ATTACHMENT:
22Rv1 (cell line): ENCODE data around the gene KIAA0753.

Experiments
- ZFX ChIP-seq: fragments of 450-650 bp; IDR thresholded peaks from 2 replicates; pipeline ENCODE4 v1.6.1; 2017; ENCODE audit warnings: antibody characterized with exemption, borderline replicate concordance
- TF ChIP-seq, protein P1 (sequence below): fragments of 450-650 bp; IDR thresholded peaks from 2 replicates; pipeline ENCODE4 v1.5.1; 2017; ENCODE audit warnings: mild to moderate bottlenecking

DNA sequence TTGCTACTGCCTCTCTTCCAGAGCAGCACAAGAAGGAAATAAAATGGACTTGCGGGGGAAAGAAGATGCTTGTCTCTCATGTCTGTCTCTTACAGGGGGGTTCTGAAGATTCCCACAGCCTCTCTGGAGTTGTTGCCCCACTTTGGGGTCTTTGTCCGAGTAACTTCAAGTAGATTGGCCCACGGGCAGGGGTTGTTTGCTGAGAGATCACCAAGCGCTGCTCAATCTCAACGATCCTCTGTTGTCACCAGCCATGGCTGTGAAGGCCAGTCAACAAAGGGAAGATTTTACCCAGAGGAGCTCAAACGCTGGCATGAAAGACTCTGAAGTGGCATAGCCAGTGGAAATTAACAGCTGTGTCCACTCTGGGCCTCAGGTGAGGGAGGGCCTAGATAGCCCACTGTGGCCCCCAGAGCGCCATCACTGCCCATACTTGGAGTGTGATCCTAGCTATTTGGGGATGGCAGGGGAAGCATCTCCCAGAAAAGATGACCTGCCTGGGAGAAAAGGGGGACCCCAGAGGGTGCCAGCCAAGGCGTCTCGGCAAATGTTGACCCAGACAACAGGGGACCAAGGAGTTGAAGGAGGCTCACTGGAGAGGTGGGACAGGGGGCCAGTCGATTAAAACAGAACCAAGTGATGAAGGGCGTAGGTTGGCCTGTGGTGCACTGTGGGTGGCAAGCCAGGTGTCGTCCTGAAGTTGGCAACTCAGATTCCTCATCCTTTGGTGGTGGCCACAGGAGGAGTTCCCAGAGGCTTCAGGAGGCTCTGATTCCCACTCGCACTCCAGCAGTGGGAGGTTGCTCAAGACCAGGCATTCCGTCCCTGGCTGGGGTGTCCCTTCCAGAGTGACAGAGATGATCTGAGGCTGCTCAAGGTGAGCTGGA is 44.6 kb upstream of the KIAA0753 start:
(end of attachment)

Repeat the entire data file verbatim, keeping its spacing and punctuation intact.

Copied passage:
22Rv1 (cell line): ENCODE data around the gene KIAA0753.

Experiments
- ZFX ChIP-seq: fragments of 450-650 bp; IDR thresholded peaks from 2 replicates; pipeline ENCODE4 v1.6.1; 2017; ENCODE audit warnings: antibody characterized with exemption, borderline replicate concordance
- TF ChIP-seq, protein P1 (sequence below): fragments of 450-650 bp; IDR thresholded peaks from 2 replicates; pipeline ENCODE4 v1.5.1; 2017; ENCODE audit warnings: mild to moderate bottlenecking

DNA sequence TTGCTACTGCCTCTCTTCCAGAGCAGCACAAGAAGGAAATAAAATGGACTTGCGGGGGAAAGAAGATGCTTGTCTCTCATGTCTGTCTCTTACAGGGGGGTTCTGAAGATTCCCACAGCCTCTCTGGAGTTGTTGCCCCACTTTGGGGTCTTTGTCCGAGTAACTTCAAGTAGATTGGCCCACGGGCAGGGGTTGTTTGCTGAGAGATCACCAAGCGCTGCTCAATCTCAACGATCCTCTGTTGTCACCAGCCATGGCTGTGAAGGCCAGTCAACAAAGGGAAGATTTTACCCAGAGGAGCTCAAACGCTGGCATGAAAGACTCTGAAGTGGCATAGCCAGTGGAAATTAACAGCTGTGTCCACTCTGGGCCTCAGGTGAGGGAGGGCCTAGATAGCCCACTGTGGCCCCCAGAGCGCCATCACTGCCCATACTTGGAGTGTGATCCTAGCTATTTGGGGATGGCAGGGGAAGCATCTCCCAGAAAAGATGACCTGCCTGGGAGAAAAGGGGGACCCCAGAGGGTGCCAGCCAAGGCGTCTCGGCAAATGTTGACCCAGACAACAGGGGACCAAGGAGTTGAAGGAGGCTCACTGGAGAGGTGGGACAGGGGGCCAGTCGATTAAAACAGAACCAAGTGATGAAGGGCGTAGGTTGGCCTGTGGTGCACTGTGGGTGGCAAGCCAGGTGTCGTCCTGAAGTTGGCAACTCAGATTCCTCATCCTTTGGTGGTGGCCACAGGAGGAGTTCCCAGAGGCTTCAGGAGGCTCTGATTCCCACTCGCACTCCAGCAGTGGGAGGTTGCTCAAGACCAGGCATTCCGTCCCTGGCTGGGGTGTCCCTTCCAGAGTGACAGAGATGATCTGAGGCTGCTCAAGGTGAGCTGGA is 44.6 kb upstream of the KIAA0753 start: